Hoosiers invited to participate in COVID-19 vaccine clinical study

Researchers across the globe are testing vaccines to see if they can prevent COVID-19, and now people from Indiana can get involved. IU School of Medicine was picked to be a study site for the vaccine known as AZD1222.

People who live in any part of Indiana are invited to participate, especially if they work in essential jobs, like at schools, stores, health care systems or warehouses. The research team will pick more than 1,000 volunteers from all kinds of backgrounds, making sure the study reflects the population of Indianapolis.

“Nearly 40 percent of the city’s population is made up of Black, Hispanic or Asian people,” said Cynthia Brown, MD, an associate professor of clinical medicine at the IU School of Medicine who is leading the study. “We know how important it is to include people from as many backgrounds as possible as we work to determine the best preventative treatment for this terrible pandemic.”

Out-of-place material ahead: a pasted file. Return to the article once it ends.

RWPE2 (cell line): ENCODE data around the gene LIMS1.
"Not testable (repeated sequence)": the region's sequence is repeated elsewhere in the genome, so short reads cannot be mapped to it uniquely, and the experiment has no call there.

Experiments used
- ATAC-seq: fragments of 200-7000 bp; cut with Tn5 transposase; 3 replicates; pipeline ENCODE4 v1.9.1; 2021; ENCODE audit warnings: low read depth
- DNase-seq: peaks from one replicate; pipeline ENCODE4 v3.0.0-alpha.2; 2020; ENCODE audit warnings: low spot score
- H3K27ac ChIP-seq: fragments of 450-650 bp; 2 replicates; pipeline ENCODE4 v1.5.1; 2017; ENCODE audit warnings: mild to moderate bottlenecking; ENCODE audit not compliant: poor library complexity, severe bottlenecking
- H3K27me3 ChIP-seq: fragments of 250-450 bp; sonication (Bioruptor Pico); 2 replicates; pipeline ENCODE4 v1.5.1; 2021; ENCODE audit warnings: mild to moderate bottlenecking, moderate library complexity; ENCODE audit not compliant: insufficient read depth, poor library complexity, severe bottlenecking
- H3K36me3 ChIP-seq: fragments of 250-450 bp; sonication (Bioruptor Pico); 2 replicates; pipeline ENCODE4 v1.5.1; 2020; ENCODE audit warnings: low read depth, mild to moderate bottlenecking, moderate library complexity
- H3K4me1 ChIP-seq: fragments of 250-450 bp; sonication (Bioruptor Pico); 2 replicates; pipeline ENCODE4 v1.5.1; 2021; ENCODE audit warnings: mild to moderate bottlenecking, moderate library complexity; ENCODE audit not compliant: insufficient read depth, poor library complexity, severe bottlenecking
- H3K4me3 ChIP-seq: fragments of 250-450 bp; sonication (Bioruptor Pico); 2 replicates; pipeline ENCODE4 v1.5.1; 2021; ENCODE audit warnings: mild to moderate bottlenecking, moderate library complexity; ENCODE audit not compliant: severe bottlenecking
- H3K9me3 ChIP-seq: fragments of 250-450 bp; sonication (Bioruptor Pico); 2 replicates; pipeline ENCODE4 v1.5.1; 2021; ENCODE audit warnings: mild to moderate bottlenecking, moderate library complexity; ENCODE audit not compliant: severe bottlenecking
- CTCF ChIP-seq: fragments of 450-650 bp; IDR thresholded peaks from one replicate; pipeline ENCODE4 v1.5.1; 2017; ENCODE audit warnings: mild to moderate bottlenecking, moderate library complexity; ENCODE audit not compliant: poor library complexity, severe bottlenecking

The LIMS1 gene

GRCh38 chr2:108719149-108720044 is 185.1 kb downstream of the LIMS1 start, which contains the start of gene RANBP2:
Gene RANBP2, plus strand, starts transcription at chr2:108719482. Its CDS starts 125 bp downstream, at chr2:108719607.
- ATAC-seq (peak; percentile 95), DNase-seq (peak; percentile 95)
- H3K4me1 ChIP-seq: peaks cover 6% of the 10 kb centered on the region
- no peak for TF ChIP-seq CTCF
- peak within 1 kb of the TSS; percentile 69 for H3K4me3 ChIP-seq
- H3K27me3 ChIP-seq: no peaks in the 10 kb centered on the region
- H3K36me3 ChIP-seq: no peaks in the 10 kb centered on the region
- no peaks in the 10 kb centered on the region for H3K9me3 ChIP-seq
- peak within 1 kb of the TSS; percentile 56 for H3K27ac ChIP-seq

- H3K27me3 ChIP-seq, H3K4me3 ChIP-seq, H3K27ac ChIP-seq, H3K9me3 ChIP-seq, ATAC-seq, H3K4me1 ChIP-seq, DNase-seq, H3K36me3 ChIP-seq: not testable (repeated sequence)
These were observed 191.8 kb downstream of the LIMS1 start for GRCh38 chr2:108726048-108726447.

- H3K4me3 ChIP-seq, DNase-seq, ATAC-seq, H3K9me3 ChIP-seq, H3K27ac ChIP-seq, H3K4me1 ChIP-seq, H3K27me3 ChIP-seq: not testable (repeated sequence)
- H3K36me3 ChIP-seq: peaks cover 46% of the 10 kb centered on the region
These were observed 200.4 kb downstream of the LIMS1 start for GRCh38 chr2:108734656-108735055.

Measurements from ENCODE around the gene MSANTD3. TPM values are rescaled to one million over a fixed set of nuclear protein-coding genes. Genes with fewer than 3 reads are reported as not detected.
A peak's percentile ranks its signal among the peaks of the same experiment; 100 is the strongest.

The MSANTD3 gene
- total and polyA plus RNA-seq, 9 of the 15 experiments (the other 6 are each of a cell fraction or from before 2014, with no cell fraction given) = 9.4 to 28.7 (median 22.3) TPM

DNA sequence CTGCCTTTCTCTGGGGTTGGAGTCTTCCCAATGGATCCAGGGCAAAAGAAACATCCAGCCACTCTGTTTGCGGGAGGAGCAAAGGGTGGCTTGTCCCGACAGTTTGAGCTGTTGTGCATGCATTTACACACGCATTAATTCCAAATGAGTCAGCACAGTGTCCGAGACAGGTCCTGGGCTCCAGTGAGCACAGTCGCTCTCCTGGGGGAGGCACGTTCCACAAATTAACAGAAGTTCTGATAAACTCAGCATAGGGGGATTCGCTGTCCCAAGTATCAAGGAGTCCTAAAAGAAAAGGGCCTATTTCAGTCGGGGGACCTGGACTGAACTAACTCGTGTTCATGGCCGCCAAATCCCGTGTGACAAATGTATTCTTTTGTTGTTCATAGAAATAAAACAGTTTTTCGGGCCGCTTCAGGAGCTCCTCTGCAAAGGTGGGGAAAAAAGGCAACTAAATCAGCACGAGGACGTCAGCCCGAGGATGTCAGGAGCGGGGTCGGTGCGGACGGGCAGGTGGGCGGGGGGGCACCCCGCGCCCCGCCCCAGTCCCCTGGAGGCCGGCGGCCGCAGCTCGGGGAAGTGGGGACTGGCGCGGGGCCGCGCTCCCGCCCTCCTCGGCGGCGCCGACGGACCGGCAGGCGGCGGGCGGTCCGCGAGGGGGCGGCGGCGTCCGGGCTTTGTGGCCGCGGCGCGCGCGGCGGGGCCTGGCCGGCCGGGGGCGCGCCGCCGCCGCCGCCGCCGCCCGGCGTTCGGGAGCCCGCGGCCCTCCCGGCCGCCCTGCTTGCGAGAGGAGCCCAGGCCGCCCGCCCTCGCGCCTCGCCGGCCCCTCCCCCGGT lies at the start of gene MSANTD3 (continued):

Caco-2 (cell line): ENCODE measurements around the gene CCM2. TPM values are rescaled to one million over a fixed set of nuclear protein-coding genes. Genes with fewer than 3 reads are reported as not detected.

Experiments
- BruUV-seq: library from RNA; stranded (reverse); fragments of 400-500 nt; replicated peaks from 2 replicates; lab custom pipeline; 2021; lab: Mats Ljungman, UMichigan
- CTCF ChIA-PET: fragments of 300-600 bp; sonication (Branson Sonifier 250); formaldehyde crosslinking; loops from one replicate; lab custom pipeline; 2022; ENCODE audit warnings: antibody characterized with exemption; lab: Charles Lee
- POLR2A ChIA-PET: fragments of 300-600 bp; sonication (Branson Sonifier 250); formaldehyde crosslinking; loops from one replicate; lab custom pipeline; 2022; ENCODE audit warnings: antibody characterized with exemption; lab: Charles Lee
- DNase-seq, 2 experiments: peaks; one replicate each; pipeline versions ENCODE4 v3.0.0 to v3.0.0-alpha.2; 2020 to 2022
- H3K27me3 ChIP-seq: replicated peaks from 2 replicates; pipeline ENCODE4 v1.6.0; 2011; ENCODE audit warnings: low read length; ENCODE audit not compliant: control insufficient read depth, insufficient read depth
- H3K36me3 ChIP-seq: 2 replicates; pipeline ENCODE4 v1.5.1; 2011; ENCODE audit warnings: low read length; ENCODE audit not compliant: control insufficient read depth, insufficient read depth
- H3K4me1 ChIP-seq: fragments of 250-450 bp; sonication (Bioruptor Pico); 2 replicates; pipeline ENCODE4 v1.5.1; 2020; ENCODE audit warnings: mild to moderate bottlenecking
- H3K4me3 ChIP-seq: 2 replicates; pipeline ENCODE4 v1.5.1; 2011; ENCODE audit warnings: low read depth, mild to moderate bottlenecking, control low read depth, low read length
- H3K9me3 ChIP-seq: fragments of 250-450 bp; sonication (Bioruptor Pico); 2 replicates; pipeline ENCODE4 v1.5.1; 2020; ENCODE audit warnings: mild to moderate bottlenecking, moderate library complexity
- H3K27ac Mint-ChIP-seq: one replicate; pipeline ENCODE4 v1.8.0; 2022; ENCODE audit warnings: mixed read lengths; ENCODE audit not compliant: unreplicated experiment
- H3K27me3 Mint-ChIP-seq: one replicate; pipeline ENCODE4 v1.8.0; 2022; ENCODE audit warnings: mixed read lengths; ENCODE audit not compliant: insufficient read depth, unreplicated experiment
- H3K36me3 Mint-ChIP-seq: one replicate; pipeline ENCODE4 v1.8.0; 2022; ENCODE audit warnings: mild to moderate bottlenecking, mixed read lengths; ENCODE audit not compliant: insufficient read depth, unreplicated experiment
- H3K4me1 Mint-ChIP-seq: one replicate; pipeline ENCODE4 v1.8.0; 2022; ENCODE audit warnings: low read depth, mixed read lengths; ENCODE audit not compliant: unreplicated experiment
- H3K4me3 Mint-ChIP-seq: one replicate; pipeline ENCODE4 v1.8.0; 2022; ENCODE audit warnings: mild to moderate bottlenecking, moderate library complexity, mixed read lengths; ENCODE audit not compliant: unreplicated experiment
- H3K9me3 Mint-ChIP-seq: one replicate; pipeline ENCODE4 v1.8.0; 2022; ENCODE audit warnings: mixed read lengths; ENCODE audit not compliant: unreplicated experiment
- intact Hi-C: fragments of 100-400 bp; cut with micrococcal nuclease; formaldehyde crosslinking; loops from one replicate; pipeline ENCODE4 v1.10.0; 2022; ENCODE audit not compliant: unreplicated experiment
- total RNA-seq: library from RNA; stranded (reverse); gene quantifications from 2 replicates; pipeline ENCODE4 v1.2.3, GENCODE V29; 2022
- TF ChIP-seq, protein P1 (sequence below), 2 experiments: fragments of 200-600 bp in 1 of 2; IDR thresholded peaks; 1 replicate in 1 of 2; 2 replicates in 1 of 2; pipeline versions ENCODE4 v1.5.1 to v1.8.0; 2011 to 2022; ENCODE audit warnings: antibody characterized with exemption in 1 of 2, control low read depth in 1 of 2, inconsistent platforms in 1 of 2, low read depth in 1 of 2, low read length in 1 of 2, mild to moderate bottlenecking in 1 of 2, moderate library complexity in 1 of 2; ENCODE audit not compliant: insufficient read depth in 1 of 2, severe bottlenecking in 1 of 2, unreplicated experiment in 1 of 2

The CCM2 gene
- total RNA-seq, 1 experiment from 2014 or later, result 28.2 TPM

Other requirements for the study include:

  • 18 years or older
  • No previous positive COVID-19 diagnosis
  • Travel to IU Health University Hospital in Indianapolis for first visit, as well as follow-up visits in the next two years

The Indianapolis location is the only site in the state testing the AZD1222 vaccine. Two-thirds of people who participate will get the vaccine and one-third will get a saline placebo (salt and water).

AZD1222 was developed by researchers in Europe who partnered with AstraZeneca, a biopharmaceutical company. Their early results show that the vaccine is safe and helps a person’s body create T cells and antibodies within a month. T cells and antibodies can protect people from COVID-19 by attacking the virus cells or making sure you don’t get the disease in the first place.

This study is in the third phase of the clinical trial process, which is the last step before the potential vaccine can be approved by the Food and Drug Administration. In this phase, researchers plan to enroll a total of 30,000 people from across the country, including the volunteers from Indiana.

People who are interested in learning more can visit the study page for more information. And as always, be sure your research volunteer network is updated by visiting the All IN for Health research volunteer network.